There's always something new to discover at FortWhyte Alive.
Scientific Name: Ondatra zibethicus
A muskrat is a small, beaver-like rodent. Its total body length including tail is approximately 60 cm (2 ft) and can weigh between 0.5 and 1.8 kg(2-4 lbs). Muskrats have dark brown, dense, glossy fur with white areas under the chin and belly, and a rat-like tail. Their eyes and ears are small, and have hind feet that are partially webbed, perfect for life in the water.
Muskrats’ favorite foods are cattails but they eat many other plants, such as sedges, rushes, water lilies, and pond weeds. They can sometimes have be seen dragging their food out to feeding platforms composed of cut vegetation, floating in water. At FortWhyte Alive they help keep cattails from overrunning our wetland banks.
Muskrats are found all across North America near wetlands. They dislike currents and avoid rocky areas. Their homes are called “push-ups” and are made of cattails, bulrushes, and mud that can be up to 2.7 metres in diameter and 1.7 metres high.In winter, muskrats don’t hibernate like numerous other rodents, they stay awake and find food under the ice.
Females produce 1-2 litters per year of 4-7 young, with a gestation of 3-4 weeks. The young are born blind and with no fur, which starts to grow about 1 week after they’re born. At 2 weeks, their eyes open and they begin to learn how to swim and dive. They are weaned at 4 weeks and are driven away by the mother to find homes of their own.
FortWhyte Alive is excited to announce a new partnership with local award-winning company Diversity Food Services, to operate all on-site restaurant and catering services, beginning November 1, 2014.
Diversity’s Chef du Cuisine, Kelly Cattani, winner of the 2013 Manitoba Gold Plates competition, will be the primary on-site manager of the Buffalo Stone Café and all catering. In keeping with the missions of both organizations, menus will feature local, organic and sustainable foods cooked from scratch, including those grown at FortWhyte’s own on-site farm. Diversity recently received certification from LEAF (Leaders in Environmentally Accountable Food Service), demonstrating their commitment to sustainable practices in all aspects of their operation.
“FortWhyte is thrilled to be partnering with an organization such as Diversity whose commitment to sustainability fits so closely with our own” said Ian Barnett, FortWhyte Alive’s Director of Operations. “We look forward to sharing this new direction with loyal and new patrons of the Buffalo Stone Café.”
“This new partnership with FortWhyte represents a tremendous opportunity for Diversity to showcase our sustainable cuisine to a whole new audience” said Ian Vickers, Chief Operating Officer of Diversity.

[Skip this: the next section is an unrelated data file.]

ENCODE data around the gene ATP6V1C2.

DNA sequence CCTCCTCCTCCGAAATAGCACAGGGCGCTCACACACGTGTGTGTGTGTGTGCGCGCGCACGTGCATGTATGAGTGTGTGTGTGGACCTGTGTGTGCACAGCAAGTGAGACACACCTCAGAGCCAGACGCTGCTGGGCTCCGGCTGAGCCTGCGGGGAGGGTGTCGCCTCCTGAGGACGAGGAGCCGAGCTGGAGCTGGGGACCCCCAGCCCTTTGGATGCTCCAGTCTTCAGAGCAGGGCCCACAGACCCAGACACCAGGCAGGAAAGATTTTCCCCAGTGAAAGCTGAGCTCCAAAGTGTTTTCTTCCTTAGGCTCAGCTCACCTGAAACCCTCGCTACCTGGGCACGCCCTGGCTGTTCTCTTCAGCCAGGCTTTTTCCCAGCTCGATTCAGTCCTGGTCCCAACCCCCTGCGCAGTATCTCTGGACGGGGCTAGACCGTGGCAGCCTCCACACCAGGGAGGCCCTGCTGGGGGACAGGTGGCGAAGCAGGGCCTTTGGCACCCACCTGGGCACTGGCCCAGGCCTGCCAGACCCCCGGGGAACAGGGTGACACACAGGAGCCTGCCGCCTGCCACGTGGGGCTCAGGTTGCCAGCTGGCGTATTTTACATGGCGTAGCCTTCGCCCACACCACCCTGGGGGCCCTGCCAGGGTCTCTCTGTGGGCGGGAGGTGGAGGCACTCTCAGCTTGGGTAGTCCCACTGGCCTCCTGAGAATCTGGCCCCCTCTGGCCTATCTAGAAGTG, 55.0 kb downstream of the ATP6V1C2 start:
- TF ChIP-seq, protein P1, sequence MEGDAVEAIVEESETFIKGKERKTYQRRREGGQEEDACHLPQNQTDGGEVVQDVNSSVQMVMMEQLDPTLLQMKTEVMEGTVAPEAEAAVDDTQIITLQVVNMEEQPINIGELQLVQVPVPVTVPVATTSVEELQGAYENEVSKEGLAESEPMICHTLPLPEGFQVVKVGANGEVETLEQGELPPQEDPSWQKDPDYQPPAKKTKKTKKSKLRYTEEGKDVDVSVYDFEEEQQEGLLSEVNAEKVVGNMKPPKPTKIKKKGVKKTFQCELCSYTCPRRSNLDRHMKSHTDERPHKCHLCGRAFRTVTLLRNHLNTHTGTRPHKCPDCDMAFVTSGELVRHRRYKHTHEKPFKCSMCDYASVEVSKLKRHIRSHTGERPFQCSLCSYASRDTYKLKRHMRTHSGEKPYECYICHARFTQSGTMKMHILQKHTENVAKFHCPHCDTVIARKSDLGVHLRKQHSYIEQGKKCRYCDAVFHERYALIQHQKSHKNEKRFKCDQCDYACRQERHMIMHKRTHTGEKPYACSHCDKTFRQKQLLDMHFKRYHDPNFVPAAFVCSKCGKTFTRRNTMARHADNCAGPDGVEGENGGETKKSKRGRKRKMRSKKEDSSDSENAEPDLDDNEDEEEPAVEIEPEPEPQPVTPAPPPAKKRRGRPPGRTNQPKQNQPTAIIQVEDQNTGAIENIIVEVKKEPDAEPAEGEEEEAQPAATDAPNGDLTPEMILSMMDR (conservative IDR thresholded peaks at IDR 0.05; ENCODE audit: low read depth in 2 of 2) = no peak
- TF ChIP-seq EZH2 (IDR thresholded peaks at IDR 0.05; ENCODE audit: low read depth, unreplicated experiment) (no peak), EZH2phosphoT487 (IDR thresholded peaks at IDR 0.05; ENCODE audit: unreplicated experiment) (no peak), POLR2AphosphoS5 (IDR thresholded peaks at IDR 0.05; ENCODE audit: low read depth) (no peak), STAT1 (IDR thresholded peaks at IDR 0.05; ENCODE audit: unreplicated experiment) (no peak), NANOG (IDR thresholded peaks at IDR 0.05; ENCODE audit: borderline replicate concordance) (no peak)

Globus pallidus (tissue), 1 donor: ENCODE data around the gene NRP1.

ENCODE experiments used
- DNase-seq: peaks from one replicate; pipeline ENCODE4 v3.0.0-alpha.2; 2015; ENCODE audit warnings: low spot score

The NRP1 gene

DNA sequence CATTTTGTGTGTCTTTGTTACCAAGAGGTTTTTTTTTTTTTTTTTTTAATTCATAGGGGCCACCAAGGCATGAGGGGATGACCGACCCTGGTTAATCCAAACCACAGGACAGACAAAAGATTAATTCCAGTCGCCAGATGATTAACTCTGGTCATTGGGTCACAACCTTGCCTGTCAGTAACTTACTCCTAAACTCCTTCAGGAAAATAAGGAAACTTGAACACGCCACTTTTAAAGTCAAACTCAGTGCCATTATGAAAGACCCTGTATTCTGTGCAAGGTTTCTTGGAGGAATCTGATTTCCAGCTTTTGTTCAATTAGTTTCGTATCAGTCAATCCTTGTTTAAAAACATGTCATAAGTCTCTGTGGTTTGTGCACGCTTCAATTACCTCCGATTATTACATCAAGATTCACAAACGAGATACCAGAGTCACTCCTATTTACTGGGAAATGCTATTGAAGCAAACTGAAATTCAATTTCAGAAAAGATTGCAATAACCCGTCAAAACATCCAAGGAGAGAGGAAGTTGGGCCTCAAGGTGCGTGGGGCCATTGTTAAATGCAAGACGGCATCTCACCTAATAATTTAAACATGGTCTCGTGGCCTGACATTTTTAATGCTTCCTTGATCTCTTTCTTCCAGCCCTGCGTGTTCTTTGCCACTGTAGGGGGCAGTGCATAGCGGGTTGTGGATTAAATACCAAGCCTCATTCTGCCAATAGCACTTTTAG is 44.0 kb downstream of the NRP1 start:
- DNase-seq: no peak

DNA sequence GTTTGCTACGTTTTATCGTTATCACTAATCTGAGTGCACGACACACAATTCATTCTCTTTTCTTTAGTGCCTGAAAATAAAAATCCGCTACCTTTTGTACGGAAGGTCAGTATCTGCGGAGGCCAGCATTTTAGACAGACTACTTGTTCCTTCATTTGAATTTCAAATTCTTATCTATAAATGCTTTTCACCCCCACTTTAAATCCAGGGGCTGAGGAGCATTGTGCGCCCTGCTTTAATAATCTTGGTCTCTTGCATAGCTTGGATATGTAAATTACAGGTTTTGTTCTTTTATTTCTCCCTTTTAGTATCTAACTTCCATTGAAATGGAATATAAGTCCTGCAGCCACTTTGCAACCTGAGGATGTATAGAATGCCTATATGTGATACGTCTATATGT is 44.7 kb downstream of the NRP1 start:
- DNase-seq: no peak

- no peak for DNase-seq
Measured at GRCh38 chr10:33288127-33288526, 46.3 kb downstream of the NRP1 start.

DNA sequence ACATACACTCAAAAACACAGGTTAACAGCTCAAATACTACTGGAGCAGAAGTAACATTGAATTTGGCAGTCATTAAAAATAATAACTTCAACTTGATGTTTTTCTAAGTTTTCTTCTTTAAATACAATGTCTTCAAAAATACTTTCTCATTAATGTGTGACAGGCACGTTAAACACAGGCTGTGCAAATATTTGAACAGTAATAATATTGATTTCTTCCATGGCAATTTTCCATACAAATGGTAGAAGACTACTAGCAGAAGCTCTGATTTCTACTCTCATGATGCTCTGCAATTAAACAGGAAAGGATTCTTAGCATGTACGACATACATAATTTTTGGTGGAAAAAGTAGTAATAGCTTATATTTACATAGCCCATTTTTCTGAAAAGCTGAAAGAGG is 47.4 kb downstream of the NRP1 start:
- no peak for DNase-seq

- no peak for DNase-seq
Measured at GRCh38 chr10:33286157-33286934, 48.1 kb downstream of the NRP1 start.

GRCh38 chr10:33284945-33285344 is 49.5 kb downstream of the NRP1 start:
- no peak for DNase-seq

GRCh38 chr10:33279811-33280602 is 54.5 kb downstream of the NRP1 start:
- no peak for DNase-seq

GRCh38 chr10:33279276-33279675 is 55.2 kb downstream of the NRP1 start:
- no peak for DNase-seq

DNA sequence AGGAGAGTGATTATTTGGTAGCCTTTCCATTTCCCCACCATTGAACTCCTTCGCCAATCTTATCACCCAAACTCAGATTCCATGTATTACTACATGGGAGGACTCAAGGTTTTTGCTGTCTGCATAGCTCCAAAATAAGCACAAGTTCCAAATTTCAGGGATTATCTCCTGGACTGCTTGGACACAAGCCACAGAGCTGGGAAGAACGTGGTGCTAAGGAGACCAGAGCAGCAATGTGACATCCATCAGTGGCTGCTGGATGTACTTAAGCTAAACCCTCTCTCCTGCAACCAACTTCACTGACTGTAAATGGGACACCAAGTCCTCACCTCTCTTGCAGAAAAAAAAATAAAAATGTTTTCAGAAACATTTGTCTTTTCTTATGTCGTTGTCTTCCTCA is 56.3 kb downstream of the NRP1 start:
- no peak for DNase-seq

In preparation for this new direction, the Buffalo Stone Café will be closed for daytime service from October 14-October 31, reopening on Saturday November 1.
One of Canada’s foremost environmental education centre’s, FortWhyte Alive is dedicated to providing programming, natural settings and facilities for environmental education, outdoor recreation and social enterprise. In so doing, FortWhyte promotes awareness and understanding of the natural world and actions leading to sustainable living. The Buffalo Stone Café will operate Monday – Friday 9 am-4:30 pm and Saturday/Sunday 10 am-4:30pm.
Established in 2009, Diversity Food Services is a joint venture between the University of Winnipeg Community Renewal Corporation and SEED Winnipeg. The social enterprise delivers nutritional, local food while providing meaningful employment for new Canadians, Indigenous peoples, downtown community residents and University students. Find out more at: www.uwinnipeg.ca/index/food-services-overview
Volunteers Joy Goertzen and Dayna Graham have been part of the FortWhyte Volunteer Program for over six years. Why would they have volunteer their spare time while working at full-time positions? Joy was drawn to volunteering through her love of nature and being outdoors helping and encouraging a variety of people. Dayna wanted to protect a few hours of the day with “more green and less screen” and be surrounded by people who also love to visit FortWhyte and who inspire her to share it forward. Before volunteering Dayna and Joy were acquainted, and they became close friends while working together at various FortWhyte events. Now, they enjoy volunteering side-by-side at the weekly evening Open Paddling in the summer and at Sunset Goose Flights in the Fall. They use the on-line sign-up program to choose a day and time to volunteer at the same event in order to spend some catch-up time together. With these activities booked in their calendars, they know that they are guaranteed to get some outdoor time in the natural FortWhyte environment. In the fall, Joy and Dayna can often be seen biking to FortWhyte to get some exercise before starting their evening Goose Flights shifts. They work with the ten other volunteers who are needed each night to run the concession stand, take admissions at the front gate or act as information rovers. Joy’s work experience in helping the public and Dayna’s position as student support at Red River College provide them the experience and skills to be excellent customer service ambassadors to our FortWhyte visitors. The next time you are at a FortWhyte Goose Flight event, watch for Dayna dressed in her grandma’s knitted goose curling sweater and Joy offering a bright, welcoming smile. Dayna and Joy will be more than welcome to answer your questions about the geese and their lakelanding patterns and give you directions to a cup of steaming hot chocolate on a crisp autumn evening.
Nature, outdoor recreation, and sustainable living are yours to discover at FortWhyte Alive!